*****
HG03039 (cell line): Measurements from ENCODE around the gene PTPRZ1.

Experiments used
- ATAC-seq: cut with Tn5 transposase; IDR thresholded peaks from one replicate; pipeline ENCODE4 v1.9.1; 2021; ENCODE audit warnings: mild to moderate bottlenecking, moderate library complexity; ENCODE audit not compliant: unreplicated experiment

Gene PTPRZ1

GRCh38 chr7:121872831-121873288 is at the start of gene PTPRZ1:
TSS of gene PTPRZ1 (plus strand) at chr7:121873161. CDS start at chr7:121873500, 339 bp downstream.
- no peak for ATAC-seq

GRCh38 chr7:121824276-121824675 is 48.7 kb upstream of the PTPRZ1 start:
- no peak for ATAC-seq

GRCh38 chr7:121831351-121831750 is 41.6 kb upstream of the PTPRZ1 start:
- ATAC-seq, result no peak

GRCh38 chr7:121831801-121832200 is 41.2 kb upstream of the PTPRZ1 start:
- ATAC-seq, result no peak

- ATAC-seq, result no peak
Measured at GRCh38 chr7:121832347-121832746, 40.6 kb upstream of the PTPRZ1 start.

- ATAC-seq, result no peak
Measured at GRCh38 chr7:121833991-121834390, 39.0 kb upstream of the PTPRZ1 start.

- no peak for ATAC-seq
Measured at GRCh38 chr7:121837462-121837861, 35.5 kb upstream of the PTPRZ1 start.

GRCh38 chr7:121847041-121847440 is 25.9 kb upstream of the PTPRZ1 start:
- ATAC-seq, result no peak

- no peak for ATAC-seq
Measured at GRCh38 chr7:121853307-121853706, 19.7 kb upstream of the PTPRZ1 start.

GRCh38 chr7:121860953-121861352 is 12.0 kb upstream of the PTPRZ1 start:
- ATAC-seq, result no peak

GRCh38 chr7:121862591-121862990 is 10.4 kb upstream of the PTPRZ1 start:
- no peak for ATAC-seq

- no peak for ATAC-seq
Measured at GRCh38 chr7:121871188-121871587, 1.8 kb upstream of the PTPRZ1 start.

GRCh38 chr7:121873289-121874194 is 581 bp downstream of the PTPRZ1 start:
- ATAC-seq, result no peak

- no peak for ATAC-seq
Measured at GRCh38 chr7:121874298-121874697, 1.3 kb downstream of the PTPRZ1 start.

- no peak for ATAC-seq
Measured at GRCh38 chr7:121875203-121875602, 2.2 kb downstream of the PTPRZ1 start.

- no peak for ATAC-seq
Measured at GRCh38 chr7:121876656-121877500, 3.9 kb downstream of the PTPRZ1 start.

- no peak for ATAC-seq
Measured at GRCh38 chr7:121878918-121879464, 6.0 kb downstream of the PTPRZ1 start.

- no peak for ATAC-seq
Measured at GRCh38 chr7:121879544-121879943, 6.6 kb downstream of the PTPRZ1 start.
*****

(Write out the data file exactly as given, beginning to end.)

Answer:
HG03039 (cell line): Measurements from ENCODE around the gene PTPRZ1.

Experiments used
- ATAC-seq: cut with Tn5 transposase; IDR thresholded peaks from one replicate; pipeline ENCODE4 v1.9.1; 2021; ENCODE audit warnings: mild to moderate bottlenecking, moderate library complexity; ENCODE audit not compliant: unreplicated experiment

Gene PTPRZ1

GRCh38 chr7:121872831-121873288 is at the start of gene PTPRZ1:
TSS of gene PTPRZ1 (plus strand) at chr7:121873161. CDS start at chr7:121873500, 339 bp downstream.
- no peak for ATAC-seq

GRCh38 chr7:121824276-121824675 is 48.7 kb upstream of the PTPRZ1 start:
- no peak for ATAC-seq

GRCh38 chr7:121831351-121831750 is 41.6 kb upstream of the PTPRZ1 start:
- ATAC-seq, result no peak

GRCh38 chr7:121831801-121832200 is 41.2 kb upstream of the PTPRZ1 start:
- ATAC-seq, result no peak

- ATAC-seq, result no peak
Measured at GRCh38 chr7:121832347-121832746, 40.6 kb upstream of the PTPRZ1 start.

- ATAC-seq, result no peak
Measured at GRCh38 chr7:121833991-121834390, 39.0 kb upstream of the PTPRZ1 start.

- no peak for ATAC-seq
Measured at GRCh38 chr7:121837462-121837861, 35.5 kb upstream of the PTPRZ1 start.

GRCh38 chr7:121847041-121847440 is 25.9 kb upstream of the PTPRZ1 start:
- ATAC-seq, result no peak

- no peak for ATAC-seq
Measured at GRCh38 chr7:121853307-121853706, 19.7 kb upstream of the PTPRZ1 start.

GRCh38 chr7:121860953-121861352 is 12.0 kb upstream of the PTPRZ1 start:
- ATAC-seq, result no peak

GRCh38 chr7:121862591-121862990 is 10.4 kb upstream of the PTPRZ1 start:
- no peak for ATAC-seq

- no peak for ATAC-seq
Measured at GRCh38 chr7:121871188-121871587, 1.8 kb upstream of the PTPRZ1 start.

GRCh38 chr7:121873289-121874194 is 581 bp downstream of the PTPRZ1 start:
- ATAC-seq, result no peak

- no peak for ATAC-seq
Measured at GRCh38 chr7:121874298-121874697, 1.3 kb downstream of the PTPRZ1 start.

- no peak for ATAC-seq
Measured at GRCh38 chr7:121875203-121875602, 2.2 kb downstream of the PTPRZ1 start.

- no peak for ATAC-seq
Measured at GRCh38 chr7:121876656-121877500, 3.9 kb downstream of the PTPRZ1 start.

- no peak for ATAC-seq
Measured at GRCh38 chr7:121878918-121879464, 6.0 kb downstream of the PTPRZ1 start.

- no peak for ATAC-seq
Measured at GRCh38 chr7:121879544-121879943, 6.6 kb downstream of the PTPRZ1 start.